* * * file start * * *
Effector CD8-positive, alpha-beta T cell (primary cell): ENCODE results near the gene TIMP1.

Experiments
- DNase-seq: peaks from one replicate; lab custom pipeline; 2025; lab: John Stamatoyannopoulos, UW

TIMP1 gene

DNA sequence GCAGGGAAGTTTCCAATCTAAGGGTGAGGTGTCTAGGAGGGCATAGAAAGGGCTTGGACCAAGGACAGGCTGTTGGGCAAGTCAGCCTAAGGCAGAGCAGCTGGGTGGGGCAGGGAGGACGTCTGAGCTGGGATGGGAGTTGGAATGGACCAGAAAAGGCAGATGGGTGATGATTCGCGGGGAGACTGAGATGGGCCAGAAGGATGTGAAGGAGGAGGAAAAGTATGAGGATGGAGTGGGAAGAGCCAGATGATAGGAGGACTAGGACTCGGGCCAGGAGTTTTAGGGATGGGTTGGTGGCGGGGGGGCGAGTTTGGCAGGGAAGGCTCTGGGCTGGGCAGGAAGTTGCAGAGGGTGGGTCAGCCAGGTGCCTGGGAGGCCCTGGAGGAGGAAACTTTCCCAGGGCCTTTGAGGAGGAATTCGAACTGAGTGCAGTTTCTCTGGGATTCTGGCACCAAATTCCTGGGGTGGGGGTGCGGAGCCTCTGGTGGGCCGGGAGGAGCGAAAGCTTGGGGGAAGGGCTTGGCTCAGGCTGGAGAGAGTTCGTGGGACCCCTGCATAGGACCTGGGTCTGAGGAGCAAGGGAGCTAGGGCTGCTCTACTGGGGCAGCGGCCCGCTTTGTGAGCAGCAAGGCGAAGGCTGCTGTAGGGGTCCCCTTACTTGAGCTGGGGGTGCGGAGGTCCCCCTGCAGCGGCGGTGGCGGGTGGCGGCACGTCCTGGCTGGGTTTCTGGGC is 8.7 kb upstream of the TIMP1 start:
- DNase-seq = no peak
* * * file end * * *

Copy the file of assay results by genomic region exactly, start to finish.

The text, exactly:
Effector CD8-positive, alpha-beta T cell (primary cell): ENCODE results near the gene TIMP1.

Experiments
- DNase-seq: peaks from one replicate; lab custom pipeline; 2025; lab: John Stamatoyannopoulos, UW

TIMP1 gene

DNA sequence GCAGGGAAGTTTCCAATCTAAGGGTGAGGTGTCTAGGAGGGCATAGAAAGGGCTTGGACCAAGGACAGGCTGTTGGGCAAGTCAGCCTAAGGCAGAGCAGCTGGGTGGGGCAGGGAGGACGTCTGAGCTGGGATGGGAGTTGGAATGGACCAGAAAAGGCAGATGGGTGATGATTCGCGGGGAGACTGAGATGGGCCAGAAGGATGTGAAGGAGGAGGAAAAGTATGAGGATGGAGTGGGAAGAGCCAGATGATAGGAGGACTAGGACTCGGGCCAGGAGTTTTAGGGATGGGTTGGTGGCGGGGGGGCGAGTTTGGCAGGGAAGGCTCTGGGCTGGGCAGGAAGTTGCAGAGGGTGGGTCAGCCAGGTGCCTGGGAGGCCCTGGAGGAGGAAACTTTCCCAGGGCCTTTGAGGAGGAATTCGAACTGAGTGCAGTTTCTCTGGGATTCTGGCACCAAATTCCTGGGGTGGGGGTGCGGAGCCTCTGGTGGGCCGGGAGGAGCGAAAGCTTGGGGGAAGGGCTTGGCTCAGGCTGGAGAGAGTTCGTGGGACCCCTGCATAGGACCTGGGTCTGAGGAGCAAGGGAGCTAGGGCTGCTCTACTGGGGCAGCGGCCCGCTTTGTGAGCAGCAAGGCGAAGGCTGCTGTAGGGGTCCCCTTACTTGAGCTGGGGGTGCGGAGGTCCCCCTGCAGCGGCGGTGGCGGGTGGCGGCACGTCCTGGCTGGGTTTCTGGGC is 8.7 kb upstream of the TIMP1 start:
- DNase-seq = no peak